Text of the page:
Under feudalism, rulers grant parts of their personal property (their demesne) to vassals, in exchange for a cut of the vassal's taxes and levies. A vassal's direct ruler is called their liege. In return for his vassals' loyalty he provides them protection from external forces. The liege decides his vassals' duties and privileges via demesne law, crown authority and investiture law. Thus, it is a type of decentralization that makes ruling easier, at the expense of personal power. Vassals can in turn distribute lands to vassals of their own, which is called subinfeudation.
A vassal will however not always meet his duties. If his relations with his liege is bad, he'll provide less taxes and levies, and there is not much the liege can do about it. If the situation becomes bad enough the vassal might plot against his liege, or join a faction to work with other vassals to overthrow or undermine their liege.
In CKII there are five ranks or tiers of landed titles. Any title can be vassalized to any title at a higher tier, but not at the same or a lower tier. Any ruler can also be independent and thus answerable to nobody.
The tiers are as follows from lowest to highest:
|Baron||Holding|| A baron owns a holding (also called barony), the smallest land unit. Baronies can be cities, temples, or castles.
Barons are not playable and their simulation is simplified compared to higher ranks, to improve game performances.
|Count||Province|| A count rules over a province (also called county), which is the smallest title visible on the map.
A count is simply a baron who holds the capital holding of a province.
|Duke||Duchy|| A duke rules over a duchy. A duke that owns more than one duchy is called grand-duke.
Dukes and above ranks contribute technology.
|King||Kingdom||A king rules over a kingdom. Kings and above ranks may define crown laws in their realm.|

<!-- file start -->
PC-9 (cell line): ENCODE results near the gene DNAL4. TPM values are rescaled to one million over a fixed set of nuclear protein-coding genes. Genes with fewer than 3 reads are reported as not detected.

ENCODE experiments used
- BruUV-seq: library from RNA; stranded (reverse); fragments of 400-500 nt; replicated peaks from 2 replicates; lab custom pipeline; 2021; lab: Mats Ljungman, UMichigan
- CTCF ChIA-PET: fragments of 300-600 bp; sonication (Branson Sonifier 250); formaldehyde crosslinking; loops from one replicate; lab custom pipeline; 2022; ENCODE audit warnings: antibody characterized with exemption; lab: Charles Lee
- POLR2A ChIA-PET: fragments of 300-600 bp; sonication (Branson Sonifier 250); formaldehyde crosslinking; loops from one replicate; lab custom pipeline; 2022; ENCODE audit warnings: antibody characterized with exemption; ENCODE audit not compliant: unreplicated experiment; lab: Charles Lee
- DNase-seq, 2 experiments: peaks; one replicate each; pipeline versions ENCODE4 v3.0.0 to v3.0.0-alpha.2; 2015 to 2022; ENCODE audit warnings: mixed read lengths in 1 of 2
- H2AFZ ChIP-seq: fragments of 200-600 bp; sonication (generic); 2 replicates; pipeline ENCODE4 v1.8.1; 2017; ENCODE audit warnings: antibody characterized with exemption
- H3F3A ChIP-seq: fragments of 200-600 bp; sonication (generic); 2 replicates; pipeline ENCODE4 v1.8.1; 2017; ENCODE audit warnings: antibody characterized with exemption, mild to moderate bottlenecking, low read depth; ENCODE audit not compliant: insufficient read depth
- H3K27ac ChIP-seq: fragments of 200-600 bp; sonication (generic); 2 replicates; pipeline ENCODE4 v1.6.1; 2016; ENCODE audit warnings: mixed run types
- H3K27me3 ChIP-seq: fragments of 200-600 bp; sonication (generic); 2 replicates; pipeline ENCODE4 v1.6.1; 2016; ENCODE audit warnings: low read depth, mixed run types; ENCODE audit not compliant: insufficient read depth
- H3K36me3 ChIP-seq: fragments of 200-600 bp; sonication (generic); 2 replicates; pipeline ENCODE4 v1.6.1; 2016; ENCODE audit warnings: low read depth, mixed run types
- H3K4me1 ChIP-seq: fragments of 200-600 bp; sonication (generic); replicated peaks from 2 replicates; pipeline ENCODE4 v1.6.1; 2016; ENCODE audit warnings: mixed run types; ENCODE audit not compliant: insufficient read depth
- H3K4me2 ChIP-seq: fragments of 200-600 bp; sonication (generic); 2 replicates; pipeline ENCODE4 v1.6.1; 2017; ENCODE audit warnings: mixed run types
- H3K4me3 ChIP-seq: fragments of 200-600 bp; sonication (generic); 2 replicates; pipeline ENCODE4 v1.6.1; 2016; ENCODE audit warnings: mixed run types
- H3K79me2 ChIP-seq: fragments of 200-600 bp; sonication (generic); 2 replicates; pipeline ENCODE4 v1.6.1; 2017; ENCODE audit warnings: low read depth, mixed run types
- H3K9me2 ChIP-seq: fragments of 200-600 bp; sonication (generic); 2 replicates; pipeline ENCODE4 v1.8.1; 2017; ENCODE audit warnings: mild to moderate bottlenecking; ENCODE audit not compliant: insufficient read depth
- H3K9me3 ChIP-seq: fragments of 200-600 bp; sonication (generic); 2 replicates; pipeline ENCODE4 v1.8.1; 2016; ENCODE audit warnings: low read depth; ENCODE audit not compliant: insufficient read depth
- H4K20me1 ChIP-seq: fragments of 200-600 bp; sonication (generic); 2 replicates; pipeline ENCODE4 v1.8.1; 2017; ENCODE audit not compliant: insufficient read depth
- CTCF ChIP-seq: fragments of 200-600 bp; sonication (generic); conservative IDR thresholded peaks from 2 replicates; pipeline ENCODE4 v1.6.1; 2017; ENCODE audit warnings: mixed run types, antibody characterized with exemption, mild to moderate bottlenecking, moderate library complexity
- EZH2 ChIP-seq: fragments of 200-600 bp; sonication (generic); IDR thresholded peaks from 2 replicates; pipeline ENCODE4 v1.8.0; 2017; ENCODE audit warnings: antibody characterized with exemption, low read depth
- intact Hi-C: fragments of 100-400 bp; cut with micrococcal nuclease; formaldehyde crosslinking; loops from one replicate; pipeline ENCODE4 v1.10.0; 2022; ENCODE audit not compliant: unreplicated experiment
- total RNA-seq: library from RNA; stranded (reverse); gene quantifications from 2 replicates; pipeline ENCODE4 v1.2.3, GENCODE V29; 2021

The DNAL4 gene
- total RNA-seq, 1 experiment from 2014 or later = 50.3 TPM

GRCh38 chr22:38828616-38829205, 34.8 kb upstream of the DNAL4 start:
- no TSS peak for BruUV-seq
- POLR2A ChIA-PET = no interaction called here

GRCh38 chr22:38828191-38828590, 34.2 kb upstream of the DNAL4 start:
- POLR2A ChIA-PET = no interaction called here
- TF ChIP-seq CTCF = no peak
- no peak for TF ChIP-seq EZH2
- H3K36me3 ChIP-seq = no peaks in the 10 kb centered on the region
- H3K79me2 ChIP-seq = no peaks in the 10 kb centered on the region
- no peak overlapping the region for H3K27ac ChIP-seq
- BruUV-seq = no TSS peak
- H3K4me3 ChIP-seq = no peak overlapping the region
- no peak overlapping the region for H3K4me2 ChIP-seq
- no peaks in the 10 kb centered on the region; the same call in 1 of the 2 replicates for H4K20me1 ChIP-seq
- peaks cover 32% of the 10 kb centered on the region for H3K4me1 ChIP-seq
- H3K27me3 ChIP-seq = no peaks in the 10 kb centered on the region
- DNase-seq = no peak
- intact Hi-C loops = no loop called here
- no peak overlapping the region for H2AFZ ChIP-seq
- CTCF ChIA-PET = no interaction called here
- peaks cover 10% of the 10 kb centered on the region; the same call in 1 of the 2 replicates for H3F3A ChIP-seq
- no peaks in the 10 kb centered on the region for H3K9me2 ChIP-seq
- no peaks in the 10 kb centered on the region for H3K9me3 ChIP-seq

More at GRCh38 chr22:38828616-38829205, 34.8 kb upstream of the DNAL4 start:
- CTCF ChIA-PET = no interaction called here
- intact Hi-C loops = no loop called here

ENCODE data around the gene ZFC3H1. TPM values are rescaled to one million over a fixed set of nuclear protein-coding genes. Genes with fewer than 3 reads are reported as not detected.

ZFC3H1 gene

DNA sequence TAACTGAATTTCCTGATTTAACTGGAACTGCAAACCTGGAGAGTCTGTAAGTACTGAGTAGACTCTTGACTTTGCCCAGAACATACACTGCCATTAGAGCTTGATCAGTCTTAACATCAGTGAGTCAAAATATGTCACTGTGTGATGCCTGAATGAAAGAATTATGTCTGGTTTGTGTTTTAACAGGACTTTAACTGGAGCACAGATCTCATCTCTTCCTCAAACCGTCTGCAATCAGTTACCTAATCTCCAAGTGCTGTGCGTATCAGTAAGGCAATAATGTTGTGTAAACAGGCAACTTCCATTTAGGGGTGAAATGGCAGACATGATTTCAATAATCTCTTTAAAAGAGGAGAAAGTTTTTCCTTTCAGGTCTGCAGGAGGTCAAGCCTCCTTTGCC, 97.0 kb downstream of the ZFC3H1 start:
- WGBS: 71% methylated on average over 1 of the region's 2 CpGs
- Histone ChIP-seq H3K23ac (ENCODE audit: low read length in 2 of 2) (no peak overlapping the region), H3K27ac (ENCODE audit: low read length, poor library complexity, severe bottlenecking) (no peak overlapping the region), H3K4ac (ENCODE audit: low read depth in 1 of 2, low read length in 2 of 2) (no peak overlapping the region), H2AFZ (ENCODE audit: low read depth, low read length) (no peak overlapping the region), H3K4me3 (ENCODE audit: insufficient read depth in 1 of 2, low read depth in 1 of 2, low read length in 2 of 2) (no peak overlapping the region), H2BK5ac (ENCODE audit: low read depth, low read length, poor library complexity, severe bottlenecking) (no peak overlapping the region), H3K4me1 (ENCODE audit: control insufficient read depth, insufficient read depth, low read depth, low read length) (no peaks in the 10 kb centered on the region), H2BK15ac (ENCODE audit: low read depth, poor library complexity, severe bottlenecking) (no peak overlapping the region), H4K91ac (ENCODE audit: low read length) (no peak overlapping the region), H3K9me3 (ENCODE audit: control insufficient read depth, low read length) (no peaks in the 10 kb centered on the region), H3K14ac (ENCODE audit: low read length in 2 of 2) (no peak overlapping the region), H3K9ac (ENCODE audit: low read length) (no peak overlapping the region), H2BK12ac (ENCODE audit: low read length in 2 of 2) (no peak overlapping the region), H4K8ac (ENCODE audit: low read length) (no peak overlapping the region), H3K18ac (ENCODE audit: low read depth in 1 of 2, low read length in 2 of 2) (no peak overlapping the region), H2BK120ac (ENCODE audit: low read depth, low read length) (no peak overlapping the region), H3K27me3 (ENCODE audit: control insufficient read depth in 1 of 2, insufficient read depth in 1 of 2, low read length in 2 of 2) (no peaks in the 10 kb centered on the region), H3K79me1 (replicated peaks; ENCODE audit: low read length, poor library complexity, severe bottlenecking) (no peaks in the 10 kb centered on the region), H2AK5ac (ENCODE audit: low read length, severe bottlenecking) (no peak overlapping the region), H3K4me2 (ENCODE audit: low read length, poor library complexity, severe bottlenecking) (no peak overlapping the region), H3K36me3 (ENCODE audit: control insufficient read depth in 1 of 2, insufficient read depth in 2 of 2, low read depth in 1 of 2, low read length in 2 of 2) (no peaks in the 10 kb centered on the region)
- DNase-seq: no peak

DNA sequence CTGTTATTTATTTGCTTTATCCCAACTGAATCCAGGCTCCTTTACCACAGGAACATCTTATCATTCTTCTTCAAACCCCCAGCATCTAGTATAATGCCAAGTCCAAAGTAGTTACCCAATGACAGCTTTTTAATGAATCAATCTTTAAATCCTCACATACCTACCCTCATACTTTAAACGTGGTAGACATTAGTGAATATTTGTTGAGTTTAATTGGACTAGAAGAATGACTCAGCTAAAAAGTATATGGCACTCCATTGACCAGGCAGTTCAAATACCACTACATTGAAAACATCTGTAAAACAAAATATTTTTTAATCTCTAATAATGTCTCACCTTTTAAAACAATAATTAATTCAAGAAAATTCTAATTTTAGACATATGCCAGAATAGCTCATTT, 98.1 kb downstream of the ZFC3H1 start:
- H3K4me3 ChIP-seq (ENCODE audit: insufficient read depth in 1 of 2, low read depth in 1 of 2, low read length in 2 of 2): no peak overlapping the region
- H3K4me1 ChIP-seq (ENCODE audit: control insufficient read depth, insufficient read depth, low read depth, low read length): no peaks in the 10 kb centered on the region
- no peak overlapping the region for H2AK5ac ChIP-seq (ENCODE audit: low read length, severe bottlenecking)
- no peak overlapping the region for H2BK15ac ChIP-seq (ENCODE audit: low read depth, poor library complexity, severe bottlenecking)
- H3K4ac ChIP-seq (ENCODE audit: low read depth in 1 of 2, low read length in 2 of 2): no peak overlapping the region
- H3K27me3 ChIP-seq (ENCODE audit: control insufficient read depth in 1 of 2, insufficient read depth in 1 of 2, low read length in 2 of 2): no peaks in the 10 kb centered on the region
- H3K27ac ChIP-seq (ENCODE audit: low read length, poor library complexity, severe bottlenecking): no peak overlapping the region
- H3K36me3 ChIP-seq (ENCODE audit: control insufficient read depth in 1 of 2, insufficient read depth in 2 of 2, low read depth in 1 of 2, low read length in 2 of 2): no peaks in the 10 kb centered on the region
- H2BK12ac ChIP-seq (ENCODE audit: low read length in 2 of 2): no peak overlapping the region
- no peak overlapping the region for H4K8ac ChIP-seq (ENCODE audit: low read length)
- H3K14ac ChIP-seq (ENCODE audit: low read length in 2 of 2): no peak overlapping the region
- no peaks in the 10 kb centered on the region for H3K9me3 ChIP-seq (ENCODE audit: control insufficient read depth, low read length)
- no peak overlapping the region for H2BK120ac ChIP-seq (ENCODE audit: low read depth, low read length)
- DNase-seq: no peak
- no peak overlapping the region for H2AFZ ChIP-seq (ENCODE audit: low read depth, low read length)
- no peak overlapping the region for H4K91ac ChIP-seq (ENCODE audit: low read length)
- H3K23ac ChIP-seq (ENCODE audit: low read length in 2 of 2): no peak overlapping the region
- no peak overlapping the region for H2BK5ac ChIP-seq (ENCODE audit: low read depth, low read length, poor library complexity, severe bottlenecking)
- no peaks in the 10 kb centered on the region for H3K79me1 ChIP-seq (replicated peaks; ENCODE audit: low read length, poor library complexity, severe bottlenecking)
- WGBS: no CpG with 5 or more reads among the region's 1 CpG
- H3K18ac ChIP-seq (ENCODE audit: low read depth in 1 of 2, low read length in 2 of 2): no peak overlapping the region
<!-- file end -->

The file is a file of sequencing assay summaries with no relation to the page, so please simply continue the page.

|Emperor||Empire||An emperor rules over an empire and may vassalize kings. Proper management of a large empire can be a complex task.|
Main article: Economy
Every vassal has the potential to pay tax to their liege, and how much of their income they give up is mainly dependent on three factors:
- Their income from holdings they own, which can be boosted by constructing buildings
- Their liege's tax laws, decide what percentage of their income they're supposed to pay. If burghers always pay taxes, nobles typically don't pay any, while Catholic bishops the clergy may pay all their taxes to the Pope if they prefer him to their liege.
- Their opinion of their liege, decide whether they'll pay the legal maximum if they have a positive opinion of their liege.
Because high tax law decreases opinion, a balance must be struck between the two.
Main article: Levies
Vassals have a legal obligation to provide a minimum number of troops to their liege based on crown laws and their own manpower. However they might provide more depending on:
- Their liege's levy laws
- Their opinion of their liege
Because opinion determines both levy size and a vassal's chance of rebellion, an unpopular liege is in a lot of danger. They risk a situation whereby part of their realm rebels, while the rest of the realm provides very few troops to counter the rebellion.
Main article: Factions
Vassals will not always like their liege. As described above, this hurts the liege both economically and militarily, but there's one final aspect to the vassal-liege relationship: the vassal attempting to overthrow his liege.
If a vassal is pushed too far, or they're simply too ambitious, he will rise in rebellion against his liege, and forcefully attempt to gain what they want. To do this, vassals join Factions which pursue goals ranging from independence to lowering crown authority to pushing a pretender's claim or instituting a new succession law. As disaffected vassals join a faction, the power of the faction (measured in their army size/liege's army size) rises. When it gets powerful enough, the faction leader has a decision to send their liege a letter with the faction's demands. If the liege does not comply, war breaks out, with all members of the faction joining the revolt against the liege.